Speaking of progress, after a strong pre-SEC stretch freshman Reginald Delk struggled and did not score double-figures in seven games. In seven-straight losses, to be exact, and while whether the two facts are directly related can be debated there's no question Delk can be Edmondson's complement on the perimeter. He hit two treys against Auburn and tallied nine points…still not double-figures but close enough after averaging five points in seven losses. Meanwhile Edmondson has knocked down 14 treys in his last four games. "Those were points we weren't getting before," Stansbury said.

One reason State is able to go ‘small' is that Gordon plays much bigger than his listed 6-4 size. The other is junior Dietric Slater's all-around athleticism. He, too, had failed to offer much offensive input for three weeks, but after scoring nine on Kentucky with six rebounds he contributed 10 points and seven more boards in the Auburn win. Stansbury even made a point of asking reporters not to overlook Slater's work in the win. "He did all the little things." Which included five steals and a pair of assists, and a blocked shot. At 6-3 there are obvious risks in playing Slater on the back line of a 2-3 zone, but it's the way State has to work these days.

For his part Rhodes should welcome an open midweek, if only to let the left ankle he turned before halftime Saturday rest. "But I'll be OK and ready for the next game," he promised. State certainly hopes so after a superb stretch by the big Dog. Rhodes overpowered a small Tiger team almost by himself, scoring 21 points and pulling down a personal-best 19 rebounds.

"I told him it was a good start, now all he has to do is get better!" quipped Slater. How much better Rhodes could play is a good question, because he has performed very, very well for over a month now. He has scored double-digit points his last ten games, and 21 points in consecutive contests. And he's combined for 30 boards in his last two outings.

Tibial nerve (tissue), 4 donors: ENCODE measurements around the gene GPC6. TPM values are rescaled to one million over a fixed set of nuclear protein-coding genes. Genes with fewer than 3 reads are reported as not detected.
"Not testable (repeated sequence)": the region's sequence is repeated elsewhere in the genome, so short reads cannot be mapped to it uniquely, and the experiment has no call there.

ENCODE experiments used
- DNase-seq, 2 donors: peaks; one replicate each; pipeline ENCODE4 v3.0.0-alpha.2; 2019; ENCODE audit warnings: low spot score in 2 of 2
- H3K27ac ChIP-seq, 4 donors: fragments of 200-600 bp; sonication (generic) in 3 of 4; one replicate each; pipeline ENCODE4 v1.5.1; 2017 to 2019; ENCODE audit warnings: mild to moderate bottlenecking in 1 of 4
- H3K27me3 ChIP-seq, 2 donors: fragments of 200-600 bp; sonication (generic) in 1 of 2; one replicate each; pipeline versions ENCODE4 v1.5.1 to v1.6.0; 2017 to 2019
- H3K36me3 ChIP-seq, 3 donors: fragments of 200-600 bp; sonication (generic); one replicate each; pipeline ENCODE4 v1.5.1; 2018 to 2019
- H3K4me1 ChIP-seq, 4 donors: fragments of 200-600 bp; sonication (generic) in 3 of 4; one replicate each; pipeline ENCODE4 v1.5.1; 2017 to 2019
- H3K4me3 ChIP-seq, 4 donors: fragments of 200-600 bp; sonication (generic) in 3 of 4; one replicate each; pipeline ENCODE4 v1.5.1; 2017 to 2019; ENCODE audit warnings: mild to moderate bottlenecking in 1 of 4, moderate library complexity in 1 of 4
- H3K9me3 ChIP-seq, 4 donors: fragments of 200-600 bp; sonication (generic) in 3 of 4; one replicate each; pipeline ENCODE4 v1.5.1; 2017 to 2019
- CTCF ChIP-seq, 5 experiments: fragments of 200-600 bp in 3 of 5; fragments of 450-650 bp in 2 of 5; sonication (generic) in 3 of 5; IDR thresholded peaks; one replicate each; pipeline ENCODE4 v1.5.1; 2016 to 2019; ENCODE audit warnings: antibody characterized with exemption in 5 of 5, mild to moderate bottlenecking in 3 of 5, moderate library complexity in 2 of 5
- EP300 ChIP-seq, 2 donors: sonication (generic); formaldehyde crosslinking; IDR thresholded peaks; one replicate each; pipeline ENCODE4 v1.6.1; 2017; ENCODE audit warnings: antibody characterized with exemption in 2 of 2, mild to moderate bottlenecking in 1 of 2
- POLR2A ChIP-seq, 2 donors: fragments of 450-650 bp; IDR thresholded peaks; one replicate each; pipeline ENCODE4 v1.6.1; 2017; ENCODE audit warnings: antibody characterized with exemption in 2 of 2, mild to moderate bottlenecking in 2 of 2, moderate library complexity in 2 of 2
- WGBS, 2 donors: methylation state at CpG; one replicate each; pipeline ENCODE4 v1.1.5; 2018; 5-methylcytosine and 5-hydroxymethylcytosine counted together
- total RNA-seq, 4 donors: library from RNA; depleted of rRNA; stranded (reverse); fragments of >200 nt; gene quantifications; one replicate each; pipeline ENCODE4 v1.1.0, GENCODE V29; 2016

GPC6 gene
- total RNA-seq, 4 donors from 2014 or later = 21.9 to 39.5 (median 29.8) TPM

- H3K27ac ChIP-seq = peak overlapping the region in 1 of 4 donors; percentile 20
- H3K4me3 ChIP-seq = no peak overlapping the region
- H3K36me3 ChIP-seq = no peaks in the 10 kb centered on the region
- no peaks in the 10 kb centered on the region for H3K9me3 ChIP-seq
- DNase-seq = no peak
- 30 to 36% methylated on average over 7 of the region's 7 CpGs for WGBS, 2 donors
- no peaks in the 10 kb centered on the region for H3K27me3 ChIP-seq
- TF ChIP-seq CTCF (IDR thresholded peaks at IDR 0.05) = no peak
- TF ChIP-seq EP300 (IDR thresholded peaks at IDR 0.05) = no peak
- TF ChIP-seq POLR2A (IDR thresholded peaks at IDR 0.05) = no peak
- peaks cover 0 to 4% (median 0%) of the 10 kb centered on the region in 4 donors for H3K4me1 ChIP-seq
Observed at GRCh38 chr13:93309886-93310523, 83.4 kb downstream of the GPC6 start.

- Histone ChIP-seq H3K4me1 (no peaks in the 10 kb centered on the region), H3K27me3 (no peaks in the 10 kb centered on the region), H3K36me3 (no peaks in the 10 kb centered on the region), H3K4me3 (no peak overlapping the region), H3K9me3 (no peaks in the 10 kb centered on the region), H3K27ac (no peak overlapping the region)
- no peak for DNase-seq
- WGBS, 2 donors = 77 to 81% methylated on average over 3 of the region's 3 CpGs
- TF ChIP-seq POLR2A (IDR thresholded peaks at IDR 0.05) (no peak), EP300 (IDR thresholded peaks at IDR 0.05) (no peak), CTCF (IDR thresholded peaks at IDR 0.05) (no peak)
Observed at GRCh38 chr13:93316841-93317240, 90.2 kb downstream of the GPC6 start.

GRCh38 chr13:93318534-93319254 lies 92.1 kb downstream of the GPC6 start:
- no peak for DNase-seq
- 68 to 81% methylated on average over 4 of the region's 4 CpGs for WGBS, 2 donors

"Coach told me to go out and try to get a double-double every night," Rhodes said. "That's what I'm trying to do."

Now, what Stansbury is trying to do is find the best way to help his ‘center' over the course of games. Rhodes starts alone in the paint; but increasingly he is being spelled by Goodridge, the raw-beyond-green freshman postman who Stansbury has decided to develop at a fast pace. "Speaking with coach at practice he says don't worry about offense or anything," the freshman says. "I'm just concentrating on grabbing rebounds and blocking shots, keeping people from scoring close to the basket. Maybe that'll make a difference."

This certainly is a different approach. After going small and taking 7-2 Wesley Morgan from the starting lineup, Stansbury increasingly uses Goodridge and, now, fellow frosh forward Bernard Rimmer instead of junior Piotr Stelmach. Some call it playing for the future; the coach calls it putting the best physical lineup together for today, and if that helps Goodridge and Rimmer develop more quickly so much the better.

"Our roles have changed so much we haven't had time to get adjusted," Stansbury noted. "Only since we've gone small have we adjusted. (Against Auburn ) we never went with Rhodes and Vernon, we went with Rimmer." In fact last week on his call-in show the coach went so far as to predict Rimmer can develop into the next Michael Gholar, the do-it-all forward key to the 2002 team's success.

"Rimmer brings great athleticism and ability to defend and rebound," Stansbury said Saturday. "He has a good basketball IQ and he's not looking to do anything but the little things that helps us to win." For his part Rimmer buys into that assignment. "I'm just trying to show Coach I could play a little bit, play a little defense. Maybe I'll stay out there a little longer. I ain't worried about scoring points. Right now that's what I should do, being a freshman playing the four. Get some rebounds, play defense."

"I'm just going to play no matter what," Goodridge echoed. "As long as I know how to play basketball a little bit I'll be alright." And the Bulldogs better for it, too. Meanwhile the coach welcomes a week to invest in refining the altered roles and revised lineup. "There are some changes we've made that we can practice. It'll give us a chance to get some work, and get some rest." It also gives the staff some time to go recruiting as well, which Stansbury had planned to do Wednesday and possibly Thursday. After all, he now has two newly-opend scholarships to give out after the dismissals of Walter Sharpe and Jerrell Houston. While the coach can't comment on prospects he has said one spring signing option is finding a junior college forward/center to plug into a still-developing frontcourt.

Otherwise, the Bulldogs will have regular practices Monday, Tuesday, probably Thursday, and definitely Friday. And what of their open Wednesday? "Even though we don't have a game we'll be in here practicing," said Slater. Even if it's on their own, too. That's what winning again can do for a club.